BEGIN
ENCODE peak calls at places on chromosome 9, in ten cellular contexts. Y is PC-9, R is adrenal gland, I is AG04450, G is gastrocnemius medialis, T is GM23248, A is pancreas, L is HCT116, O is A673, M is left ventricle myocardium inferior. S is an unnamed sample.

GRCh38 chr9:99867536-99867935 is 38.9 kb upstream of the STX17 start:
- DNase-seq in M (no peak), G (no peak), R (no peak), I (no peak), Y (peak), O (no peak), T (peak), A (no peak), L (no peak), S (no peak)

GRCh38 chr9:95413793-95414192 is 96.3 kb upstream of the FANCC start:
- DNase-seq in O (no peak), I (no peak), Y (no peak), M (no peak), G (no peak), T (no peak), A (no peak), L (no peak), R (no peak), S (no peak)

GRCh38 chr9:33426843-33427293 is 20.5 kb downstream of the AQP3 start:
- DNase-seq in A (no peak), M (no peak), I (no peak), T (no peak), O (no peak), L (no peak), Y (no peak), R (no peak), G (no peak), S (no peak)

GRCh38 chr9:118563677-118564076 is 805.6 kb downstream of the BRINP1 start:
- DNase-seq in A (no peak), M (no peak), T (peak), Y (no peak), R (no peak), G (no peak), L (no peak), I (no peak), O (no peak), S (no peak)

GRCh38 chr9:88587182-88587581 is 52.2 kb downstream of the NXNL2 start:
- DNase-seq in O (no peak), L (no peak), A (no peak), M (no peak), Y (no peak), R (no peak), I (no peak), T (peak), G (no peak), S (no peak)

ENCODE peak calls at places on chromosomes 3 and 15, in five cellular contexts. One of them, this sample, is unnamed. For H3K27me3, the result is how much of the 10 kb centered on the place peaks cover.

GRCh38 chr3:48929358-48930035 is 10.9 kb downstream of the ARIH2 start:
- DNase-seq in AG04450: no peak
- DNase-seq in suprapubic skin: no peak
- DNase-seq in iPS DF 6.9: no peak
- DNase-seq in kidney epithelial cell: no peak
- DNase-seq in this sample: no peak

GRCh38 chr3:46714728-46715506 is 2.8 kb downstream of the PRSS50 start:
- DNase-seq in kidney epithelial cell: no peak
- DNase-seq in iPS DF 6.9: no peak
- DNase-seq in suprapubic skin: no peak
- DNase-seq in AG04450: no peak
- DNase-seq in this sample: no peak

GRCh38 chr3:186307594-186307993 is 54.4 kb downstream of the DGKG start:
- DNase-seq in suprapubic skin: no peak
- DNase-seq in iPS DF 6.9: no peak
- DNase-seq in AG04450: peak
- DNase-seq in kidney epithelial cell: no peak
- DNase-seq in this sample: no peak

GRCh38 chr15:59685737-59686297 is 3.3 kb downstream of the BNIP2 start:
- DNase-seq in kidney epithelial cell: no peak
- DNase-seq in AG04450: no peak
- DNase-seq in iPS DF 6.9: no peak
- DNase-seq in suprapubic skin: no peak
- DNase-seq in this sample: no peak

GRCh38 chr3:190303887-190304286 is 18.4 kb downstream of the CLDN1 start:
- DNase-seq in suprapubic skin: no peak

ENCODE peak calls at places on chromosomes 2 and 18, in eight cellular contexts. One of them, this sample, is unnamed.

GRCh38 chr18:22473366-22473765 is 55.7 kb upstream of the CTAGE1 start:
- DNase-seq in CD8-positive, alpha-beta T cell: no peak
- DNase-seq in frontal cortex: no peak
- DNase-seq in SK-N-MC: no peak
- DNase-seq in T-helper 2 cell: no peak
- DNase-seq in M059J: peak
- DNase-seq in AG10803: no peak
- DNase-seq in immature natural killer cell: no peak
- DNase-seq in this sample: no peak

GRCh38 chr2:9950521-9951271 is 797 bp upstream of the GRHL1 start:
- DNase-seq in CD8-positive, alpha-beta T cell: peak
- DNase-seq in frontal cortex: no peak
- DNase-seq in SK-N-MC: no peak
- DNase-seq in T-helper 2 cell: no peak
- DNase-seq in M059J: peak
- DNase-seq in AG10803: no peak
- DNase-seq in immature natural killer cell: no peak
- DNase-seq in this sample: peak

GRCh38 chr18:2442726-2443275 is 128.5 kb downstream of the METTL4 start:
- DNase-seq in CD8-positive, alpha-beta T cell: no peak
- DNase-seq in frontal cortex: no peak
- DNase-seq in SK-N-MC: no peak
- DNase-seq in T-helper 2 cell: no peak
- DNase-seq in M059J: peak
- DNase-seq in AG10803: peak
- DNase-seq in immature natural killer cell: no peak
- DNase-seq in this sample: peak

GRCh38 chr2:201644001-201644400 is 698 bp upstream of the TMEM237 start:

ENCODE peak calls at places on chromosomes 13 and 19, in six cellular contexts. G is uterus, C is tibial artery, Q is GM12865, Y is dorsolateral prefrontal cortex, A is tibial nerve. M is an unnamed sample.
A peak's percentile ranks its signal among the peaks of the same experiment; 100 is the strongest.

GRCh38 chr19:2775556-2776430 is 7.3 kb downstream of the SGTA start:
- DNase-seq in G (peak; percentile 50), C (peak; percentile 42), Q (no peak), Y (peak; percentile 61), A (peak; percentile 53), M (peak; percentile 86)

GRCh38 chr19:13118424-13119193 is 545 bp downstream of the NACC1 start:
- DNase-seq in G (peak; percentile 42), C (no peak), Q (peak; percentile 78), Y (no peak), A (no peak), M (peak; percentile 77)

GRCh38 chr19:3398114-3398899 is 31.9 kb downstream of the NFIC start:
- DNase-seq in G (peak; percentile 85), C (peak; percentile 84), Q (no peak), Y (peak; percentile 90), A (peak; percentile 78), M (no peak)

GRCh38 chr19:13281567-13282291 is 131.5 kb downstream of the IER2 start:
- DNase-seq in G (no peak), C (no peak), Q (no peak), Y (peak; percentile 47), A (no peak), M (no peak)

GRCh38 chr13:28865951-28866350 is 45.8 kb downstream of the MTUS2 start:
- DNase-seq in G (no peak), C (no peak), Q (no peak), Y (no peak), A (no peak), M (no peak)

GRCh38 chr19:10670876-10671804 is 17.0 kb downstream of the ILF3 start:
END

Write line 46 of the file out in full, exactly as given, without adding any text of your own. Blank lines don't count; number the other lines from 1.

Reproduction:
- DNase-seq in AG10803: no peak